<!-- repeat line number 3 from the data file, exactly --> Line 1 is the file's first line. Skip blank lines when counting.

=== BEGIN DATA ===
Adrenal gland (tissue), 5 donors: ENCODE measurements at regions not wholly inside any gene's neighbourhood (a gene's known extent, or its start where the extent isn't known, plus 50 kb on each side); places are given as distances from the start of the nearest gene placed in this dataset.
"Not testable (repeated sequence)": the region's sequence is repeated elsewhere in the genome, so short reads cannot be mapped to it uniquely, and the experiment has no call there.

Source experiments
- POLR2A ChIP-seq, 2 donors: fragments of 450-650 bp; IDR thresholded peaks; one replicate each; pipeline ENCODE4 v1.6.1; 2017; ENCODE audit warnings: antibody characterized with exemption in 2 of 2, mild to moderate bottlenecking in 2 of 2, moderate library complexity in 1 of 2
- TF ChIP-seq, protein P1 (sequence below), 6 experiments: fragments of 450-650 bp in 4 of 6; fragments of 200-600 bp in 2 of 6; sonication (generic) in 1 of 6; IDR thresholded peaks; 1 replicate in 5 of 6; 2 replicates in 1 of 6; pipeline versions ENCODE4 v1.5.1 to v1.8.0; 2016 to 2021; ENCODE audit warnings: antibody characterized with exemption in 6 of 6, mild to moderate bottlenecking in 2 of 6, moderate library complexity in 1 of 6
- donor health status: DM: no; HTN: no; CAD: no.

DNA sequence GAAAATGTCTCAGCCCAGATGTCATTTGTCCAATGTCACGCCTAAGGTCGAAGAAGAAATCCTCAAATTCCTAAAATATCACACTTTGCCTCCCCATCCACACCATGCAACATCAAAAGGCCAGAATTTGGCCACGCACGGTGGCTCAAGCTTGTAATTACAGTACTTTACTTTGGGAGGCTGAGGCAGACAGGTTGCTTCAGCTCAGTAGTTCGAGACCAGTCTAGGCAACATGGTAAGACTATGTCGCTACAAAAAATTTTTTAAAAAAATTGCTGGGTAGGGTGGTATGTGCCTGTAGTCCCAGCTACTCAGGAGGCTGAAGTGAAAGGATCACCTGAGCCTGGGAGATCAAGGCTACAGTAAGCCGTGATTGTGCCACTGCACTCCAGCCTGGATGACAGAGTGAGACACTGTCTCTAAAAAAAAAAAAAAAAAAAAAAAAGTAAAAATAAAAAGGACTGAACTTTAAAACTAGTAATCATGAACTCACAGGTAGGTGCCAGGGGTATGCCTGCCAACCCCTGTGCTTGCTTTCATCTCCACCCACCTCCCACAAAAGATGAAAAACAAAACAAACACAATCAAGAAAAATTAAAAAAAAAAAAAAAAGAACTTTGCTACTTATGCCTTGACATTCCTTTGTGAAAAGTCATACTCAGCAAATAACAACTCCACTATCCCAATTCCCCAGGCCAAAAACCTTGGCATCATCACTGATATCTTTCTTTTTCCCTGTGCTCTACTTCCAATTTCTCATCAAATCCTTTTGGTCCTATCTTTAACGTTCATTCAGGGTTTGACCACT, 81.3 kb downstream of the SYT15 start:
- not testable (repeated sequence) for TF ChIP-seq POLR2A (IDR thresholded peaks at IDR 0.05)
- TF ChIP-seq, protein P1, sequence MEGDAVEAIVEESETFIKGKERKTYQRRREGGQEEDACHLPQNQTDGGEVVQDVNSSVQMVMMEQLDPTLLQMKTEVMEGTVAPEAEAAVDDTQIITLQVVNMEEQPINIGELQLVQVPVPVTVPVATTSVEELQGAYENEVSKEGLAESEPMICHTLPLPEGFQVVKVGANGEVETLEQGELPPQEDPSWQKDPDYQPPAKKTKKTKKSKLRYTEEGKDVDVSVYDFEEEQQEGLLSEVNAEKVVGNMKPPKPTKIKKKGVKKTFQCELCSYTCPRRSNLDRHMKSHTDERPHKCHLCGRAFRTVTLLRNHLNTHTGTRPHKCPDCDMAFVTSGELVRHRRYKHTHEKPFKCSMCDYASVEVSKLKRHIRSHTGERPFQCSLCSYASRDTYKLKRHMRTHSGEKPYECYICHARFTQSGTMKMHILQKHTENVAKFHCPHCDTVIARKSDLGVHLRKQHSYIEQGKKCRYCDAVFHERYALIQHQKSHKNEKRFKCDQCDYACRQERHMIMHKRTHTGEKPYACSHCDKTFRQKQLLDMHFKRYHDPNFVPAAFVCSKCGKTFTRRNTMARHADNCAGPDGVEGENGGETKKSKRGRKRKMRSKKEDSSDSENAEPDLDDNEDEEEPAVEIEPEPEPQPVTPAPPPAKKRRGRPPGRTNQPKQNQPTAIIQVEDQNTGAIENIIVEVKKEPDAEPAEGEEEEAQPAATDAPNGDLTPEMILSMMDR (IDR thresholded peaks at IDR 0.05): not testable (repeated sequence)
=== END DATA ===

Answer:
Source experiments